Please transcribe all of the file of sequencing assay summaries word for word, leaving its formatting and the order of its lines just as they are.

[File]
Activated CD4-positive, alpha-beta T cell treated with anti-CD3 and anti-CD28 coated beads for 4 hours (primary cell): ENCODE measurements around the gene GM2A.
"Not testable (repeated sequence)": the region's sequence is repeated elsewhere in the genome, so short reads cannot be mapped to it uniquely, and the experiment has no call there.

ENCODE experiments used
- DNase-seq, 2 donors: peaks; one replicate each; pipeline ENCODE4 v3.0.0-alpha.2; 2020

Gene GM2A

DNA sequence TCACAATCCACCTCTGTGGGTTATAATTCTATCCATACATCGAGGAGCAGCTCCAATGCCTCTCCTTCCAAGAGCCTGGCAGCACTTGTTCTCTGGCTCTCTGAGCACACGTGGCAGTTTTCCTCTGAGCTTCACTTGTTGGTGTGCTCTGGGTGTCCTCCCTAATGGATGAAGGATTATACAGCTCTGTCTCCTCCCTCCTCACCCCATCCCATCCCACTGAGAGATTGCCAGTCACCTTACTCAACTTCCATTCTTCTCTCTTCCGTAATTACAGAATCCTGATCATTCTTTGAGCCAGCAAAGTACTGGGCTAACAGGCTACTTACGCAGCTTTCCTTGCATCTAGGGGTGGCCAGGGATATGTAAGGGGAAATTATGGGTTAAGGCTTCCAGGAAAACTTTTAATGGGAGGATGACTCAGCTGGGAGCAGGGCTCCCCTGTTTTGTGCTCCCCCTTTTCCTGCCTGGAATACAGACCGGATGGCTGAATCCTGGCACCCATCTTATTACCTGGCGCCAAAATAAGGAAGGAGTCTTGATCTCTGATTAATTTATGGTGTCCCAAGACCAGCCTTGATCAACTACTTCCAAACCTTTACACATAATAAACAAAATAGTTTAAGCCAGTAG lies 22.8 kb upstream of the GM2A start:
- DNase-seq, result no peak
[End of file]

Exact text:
Activated CD4-positive, alpha-beta T cell treated with anti-CD3 and anti-CD28 coated beads for 4 hours (primary cell): ENCODE measurements around the gene GM2A.
"Not testable (repeated sequence)": the region's sequence is repeated elsewhere in the genome, so short reads cannot be mapped to it uniquely, and the experiment has no call there.

ENCODE experiments used
- DNase-seq, 2 donors: peaks; one replicate each; pipeline ENCODE4 v3.0.0-alpha.2; 2020

Gene GM2A

DNA sequence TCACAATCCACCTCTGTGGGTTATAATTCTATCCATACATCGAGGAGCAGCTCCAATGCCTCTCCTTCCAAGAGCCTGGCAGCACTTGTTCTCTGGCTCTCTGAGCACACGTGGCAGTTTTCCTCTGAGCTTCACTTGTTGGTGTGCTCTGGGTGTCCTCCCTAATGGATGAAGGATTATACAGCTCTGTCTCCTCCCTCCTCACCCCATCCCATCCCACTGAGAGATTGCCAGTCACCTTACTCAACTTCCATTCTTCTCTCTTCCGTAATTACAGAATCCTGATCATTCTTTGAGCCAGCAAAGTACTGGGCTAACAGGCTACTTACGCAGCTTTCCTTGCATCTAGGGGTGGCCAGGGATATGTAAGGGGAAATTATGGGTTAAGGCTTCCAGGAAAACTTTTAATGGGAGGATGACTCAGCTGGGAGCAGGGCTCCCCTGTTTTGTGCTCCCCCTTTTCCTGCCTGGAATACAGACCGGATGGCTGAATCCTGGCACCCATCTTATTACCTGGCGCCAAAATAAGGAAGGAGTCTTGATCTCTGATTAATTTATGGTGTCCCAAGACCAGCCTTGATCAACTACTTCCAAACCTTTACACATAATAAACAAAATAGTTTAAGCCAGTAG lies 22.8 kb upstream of the GM2A start:
- DNase-seq, result no peak